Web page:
I moved to the Glenview district about a month ago and I absolutely love it.  Glenview is a small quiet community with a commercial district that spans a few blocks.   The district has various businesses including notable restaurants.  I have been wanting to go to the Italian restaurant Bellanico since they opened about two years ago.  I have friends that live close by and always had rave reviews about Bellanico.  This is the restaurant that got my attention because I couldn’t stop hearing about their farro salad.  There was no more excuse not to finally eat here.

My friends wanted to celebrate my new neighborhood with me, so we had dinner at Bellanico on a weekday evening.  I was very excited to try this place.  I had already been a fan of Bellanico on Facebook for several months and enjoyed hearing about their specials and what they were cooking up in their kitchen.  It was before 6:30 on a weeknight and the three of us could not get a table, so we were seated at the bar.  Bellanico has daily tasting menus.  They serve a three course lunch for $18 and a four course dinner for $24.  One of my friends was going to order off the tasting menu and the rest of us were going a la carte. 

I had to try their infamous farro salad to start.  I had to start believing what I was hearing.  The organic farro salad came with escarole, sungold tomatoes, cucumber, toasted hazelnuts, and hazelnut vinaigrette.  I have to say that this farro salad blows any other farro salad that I’ve consumed all year long and I’ve had my share of good ones.  I’ve made them, my friends have made them, and I’ve eaten one at another Oakland restaurant.  Each ingredient plays a significant role in this salad and it was delicious.  I loved all the flavors and textures.  I especially enjoyed the toasted hazelnuts.  I believe. 

Bellanico claims to use local, sustainable and organic products when available.  Whenever I see this, I still have to be careful if I order beef, as that disclaimer doesn’t always mean I’m going to get grass fed beef.  Their braised shorts ribs are from Prather Ranch, so I was able to order it as my entree.  It was tender and mouthwatering; another thumbs up.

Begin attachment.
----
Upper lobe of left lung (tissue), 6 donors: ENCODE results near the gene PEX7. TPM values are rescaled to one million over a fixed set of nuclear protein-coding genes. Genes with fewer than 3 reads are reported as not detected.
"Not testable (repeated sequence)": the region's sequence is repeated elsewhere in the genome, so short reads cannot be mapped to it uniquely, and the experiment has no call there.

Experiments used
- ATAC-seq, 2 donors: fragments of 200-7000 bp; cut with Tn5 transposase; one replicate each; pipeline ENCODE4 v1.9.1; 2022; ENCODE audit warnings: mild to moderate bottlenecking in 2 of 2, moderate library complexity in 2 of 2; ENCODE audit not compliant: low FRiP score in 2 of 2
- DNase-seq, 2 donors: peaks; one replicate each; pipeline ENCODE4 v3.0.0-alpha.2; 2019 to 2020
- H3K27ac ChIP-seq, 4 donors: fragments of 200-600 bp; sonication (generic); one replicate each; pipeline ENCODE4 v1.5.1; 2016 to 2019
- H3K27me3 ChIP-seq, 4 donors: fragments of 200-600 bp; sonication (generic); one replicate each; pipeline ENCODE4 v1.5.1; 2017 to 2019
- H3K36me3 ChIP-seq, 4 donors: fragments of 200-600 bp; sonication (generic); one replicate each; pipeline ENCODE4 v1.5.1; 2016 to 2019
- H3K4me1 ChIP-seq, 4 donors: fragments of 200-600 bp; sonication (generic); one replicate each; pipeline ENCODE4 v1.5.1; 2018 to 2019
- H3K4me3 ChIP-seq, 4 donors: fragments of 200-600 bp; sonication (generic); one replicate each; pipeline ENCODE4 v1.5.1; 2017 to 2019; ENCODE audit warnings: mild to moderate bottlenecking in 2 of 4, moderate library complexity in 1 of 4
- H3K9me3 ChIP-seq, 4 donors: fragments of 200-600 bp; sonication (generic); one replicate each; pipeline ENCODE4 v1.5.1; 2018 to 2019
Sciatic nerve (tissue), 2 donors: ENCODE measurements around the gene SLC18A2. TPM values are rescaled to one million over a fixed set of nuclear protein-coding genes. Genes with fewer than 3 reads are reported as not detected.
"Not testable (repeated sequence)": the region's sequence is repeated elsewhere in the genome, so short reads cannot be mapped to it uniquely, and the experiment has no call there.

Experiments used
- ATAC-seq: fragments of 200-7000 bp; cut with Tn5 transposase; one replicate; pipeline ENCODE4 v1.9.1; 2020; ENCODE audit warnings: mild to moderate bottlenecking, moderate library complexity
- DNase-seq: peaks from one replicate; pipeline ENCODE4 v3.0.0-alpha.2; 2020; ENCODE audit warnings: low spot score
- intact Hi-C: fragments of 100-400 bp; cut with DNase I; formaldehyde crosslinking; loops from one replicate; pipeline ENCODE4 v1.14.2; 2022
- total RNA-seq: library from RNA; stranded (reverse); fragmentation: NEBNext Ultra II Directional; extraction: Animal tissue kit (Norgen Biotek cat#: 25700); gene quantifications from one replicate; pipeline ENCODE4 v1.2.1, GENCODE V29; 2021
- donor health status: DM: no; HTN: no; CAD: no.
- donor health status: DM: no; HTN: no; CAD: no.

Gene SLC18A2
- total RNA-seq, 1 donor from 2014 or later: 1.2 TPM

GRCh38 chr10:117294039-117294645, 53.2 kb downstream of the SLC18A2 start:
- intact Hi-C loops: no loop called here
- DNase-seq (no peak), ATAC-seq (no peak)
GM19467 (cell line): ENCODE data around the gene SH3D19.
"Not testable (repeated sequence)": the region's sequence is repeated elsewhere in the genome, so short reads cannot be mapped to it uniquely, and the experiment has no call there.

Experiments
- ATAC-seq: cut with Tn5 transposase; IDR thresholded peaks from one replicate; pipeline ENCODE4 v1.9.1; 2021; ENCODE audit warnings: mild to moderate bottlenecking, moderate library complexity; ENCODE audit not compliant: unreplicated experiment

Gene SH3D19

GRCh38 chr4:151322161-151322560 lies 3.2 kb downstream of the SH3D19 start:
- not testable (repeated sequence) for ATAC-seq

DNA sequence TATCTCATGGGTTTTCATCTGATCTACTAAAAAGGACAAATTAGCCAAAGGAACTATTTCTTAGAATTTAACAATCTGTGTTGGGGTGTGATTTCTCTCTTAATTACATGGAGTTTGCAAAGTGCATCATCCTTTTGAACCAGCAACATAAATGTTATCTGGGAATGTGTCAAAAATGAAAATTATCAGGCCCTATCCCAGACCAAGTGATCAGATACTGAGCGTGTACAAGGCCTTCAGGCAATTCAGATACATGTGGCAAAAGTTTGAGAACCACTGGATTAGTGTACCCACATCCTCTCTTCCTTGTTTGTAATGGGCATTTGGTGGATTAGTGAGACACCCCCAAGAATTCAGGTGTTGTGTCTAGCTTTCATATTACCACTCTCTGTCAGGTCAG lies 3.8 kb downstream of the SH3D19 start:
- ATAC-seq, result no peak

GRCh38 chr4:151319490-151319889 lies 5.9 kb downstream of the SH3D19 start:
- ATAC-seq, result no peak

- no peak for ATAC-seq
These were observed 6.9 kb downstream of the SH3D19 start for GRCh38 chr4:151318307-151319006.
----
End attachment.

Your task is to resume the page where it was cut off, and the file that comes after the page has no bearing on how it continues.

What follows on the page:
The dessert I ordered was a vanilla affrogato.  It was a very large scoop of ice cream and the espresso coffee they use comes from McLaughlin Coffee which is also the distributer to Cole Coffee which is where I get my coffee from.  The quality is excellent.

My friends had also ordered some delicious items, but there were two absolutely amazing items that I must mention or I am doing a disservice.  These two were actually part of the tasting menu, the cicchetti (small snack, before the first course) and the primi (first) courses.  The cichetti that my friend ordered was a crochetti di riso, salsa rossa.  We only could translate that as a fried rice ball.  It appeared black in color.  As you bit into it, it started to ooze cheese.  It was simply scrumptious and I will always look for this one on the menu. 

The primi ordered was a parmesan sformatto (molded custard), heirloom tomatoes, peaches, and del Monaco olive oil.  This was not only beautiful, it was delectable.   The heirloom tomatoes and peaches were wonderful, but it complimented this custard so well.  It was creamy and amazing.  I can’t recall ever having anything like it.  I will be keeping an eye on this one in the future as well.

Bellanico is the epitome of a neighborhood restaurant and I’m proud to have it in my hood.  The owners actually have another restaurant Aperto in the neighborhood of Potrero Hill in San Francisco that has been open for about 18 years.  I enthusiastically look forward to not only eating at Bellanico again, but trying out Aperto.